Seahorse Fever in the Bay
Upcoming 200th anniversary of the Battle of the Bay of St. Louis
The premise is to have the whole community participate in the reenactment of “The Battle of Bay St. Louis,” an encounter that occurred 200 years ago during the War of 1812. Planned events on the actual anniversary include a maritime reenactment – with cannon fire! - a 5K race, a veteran’s parade and fireworks. Two Biloxi schooners from the Seafood and Maritime Museum will take part in the reenactment, but while they’re not “fighting,” people can purchase tickets for on-board tours.
And that’s just on the anniversary day. November 15th has been declared Pirate Day in the Bay as a warm-up for the December festivities. (See details under Upcoming Events). And earlier this year as part of the whole big shebang, a new Mardi Gras parade and a putt-putt Golf Tournament took place. Both were so wildly popular that they’re now going to be annual events.
The entire extravaganza can be traced back to two brothers, Donald and Robin Rafferty.
In late 2013, the two history buffs realized that the 200th anniversary of the little-known maritime battle of the Bay was approaching. The brothers gathered a group of friends for a brainstorming session and within a few months, the Mystic Krewe of the Seahorse was formed.
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Then in April, a whimsical 18 hole Putt-Putt Golf Tournament in Old Town raised money for the Krewe. The event was such a hit a similar fund-raiser is being planned for 2015. The publicity surrounding these events has brought Seahorse membership to over 550, with more expected to join as the excitement surrounding the reenactment grows.
The historical event that’s at the center of all this merriment happened in 1814 as a precursor to the more famous “Battle of New Orleans.” The Sea Horse was an American schooner that single-handedly took on the British fleet in a “David versus Goliath” encounter, right in front of the Bay St. Louis shoreline. While the little ship was hopelessly out-manned, it managed to delay British forces, giving Andrew Jackson (who was commanding American forces in New Orleans) more desperately needed time to organize that city’s defense and keep control of the Mississippi River out of British hands.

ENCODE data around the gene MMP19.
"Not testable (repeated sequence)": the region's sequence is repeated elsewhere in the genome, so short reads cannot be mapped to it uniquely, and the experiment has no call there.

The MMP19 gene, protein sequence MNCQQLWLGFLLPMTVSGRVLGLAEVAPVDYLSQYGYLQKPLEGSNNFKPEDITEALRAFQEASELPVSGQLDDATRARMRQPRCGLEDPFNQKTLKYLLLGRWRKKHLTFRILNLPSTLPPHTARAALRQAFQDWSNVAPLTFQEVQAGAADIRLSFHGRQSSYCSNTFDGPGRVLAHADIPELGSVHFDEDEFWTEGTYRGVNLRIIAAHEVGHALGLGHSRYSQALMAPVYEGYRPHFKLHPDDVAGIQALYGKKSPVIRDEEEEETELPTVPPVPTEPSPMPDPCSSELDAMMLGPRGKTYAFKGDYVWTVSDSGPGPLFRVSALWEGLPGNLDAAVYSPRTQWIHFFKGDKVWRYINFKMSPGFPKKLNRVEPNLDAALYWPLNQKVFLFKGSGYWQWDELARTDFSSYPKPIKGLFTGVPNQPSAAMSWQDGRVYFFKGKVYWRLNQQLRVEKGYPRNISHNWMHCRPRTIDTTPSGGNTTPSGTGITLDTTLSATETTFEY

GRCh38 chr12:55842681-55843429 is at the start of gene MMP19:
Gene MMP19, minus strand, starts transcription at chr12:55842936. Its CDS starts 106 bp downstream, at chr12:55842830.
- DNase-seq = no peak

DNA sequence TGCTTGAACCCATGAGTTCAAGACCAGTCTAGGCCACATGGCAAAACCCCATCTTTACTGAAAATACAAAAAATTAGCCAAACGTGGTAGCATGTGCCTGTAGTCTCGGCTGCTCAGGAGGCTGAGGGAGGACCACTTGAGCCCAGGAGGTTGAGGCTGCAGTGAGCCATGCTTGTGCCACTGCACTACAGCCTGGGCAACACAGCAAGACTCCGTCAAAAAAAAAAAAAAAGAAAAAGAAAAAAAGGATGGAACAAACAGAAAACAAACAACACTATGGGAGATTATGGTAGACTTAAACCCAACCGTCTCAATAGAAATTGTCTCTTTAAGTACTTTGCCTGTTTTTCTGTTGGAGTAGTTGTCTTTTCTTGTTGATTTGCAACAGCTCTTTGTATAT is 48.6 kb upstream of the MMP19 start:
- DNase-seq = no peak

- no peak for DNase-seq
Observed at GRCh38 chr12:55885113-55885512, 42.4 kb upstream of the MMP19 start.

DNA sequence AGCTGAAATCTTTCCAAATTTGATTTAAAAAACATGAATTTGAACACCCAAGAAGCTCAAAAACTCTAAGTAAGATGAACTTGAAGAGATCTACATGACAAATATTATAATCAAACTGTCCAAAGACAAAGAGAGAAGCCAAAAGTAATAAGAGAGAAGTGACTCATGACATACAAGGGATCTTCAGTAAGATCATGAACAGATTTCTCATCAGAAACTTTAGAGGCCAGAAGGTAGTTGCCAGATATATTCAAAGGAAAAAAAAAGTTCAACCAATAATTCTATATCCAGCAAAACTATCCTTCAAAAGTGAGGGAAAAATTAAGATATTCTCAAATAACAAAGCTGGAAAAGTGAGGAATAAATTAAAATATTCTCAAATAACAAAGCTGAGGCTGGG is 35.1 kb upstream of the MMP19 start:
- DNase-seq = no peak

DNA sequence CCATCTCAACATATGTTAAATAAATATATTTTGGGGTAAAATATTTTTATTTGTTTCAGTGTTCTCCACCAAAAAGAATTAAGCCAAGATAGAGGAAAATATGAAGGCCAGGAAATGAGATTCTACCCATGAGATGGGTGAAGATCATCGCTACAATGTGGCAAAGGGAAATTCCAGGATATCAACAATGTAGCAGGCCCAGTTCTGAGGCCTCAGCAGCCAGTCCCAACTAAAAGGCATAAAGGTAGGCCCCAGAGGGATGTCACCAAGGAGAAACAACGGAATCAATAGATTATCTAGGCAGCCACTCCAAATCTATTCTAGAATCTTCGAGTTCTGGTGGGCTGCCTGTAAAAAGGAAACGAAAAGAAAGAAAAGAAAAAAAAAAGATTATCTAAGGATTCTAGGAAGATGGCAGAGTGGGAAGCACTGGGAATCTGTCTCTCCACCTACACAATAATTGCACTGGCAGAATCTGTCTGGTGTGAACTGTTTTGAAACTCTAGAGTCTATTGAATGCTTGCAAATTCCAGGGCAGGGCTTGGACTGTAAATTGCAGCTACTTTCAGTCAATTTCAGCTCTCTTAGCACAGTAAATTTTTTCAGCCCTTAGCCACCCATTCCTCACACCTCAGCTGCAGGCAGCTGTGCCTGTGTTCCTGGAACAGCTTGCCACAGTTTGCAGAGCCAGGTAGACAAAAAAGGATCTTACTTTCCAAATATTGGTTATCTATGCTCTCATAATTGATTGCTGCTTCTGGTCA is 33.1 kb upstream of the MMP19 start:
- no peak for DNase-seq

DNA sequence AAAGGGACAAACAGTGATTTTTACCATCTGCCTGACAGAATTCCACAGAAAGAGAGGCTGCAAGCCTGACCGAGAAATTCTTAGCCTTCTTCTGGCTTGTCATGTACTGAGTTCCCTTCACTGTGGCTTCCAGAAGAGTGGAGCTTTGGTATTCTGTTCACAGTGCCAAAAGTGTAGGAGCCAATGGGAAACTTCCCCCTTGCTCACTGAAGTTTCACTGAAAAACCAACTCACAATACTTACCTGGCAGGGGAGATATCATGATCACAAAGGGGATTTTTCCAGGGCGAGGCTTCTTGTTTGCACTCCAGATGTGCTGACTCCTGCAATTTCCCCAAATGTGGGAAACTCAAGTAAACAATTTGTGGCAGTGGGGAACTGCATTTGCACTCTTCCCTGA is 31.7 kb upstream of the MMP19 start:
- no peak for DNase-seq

Since the event occurred two centuries ago, accounts of the battle vary, but as local historian Charles Gray often says, “history is lies agreed upon.” His version of the battle, which is made up of “a composite of different sources” will appear in the December Cleaver.
Spoiler alert: The most riveting part of Gray’s version occurs when an elderly woman on crutches shouts to shore-side onlookers of the battle “Will no one fire a shot in the defense of our country?” She grabs a lit cigar being smoked by Bay St. Louis Mayor Toulme and lights the fuse to a cannon, which fires into the midst of the British attackers. Mayhem ensues.
The Mystic Krewe of the Seahorse seems to be embodying the feisty spirit of the cigar-wielding matron. We know the next question avid readers will be asking: How do we join? There’s an actual website and you can download the membership application there. The cost to join is only $30 and it includes a very cool membership card, as well as email updates about all the planned activities – including the Inspection Ball that will take place the night before the reenactment.
On the evening of Friday, December 12th, at the Bay St. Louis Community Hall, a costume ball will kick off the anniversary chain of events. The ball (yet another opportunity to dress in your interesting period outfit!) takes place from 5:30 - 11pm. Tickets cost $25 for members and $35 for non-members. There’ll be food and beverage and major comradery as the names of the 2015 king and queen of the Krewe of Seahorse Mardi Gras Parade are announced.
But you don’t have to be a member of the Krewe of Seahorse to enjoy any of the events surrounding the anniversary. Simply wearing a costume will make you part of the spectacle instead of a spectator. That’s always more fun - and makes for eye-catching photos that will get posted on Facebook and cause a stir with your friends who don’t live in places nearly this interesting.
For more history about the battle, click here for the Krewe’s history page. Also, Charles Gray suggests reading Paul La Violette’s 2003 book, Sink or Be Sunk! The Naval Battle in the Mississippi Sound That Preceded the Battle of New Orleans. It’s available at Bay Books on Main Street.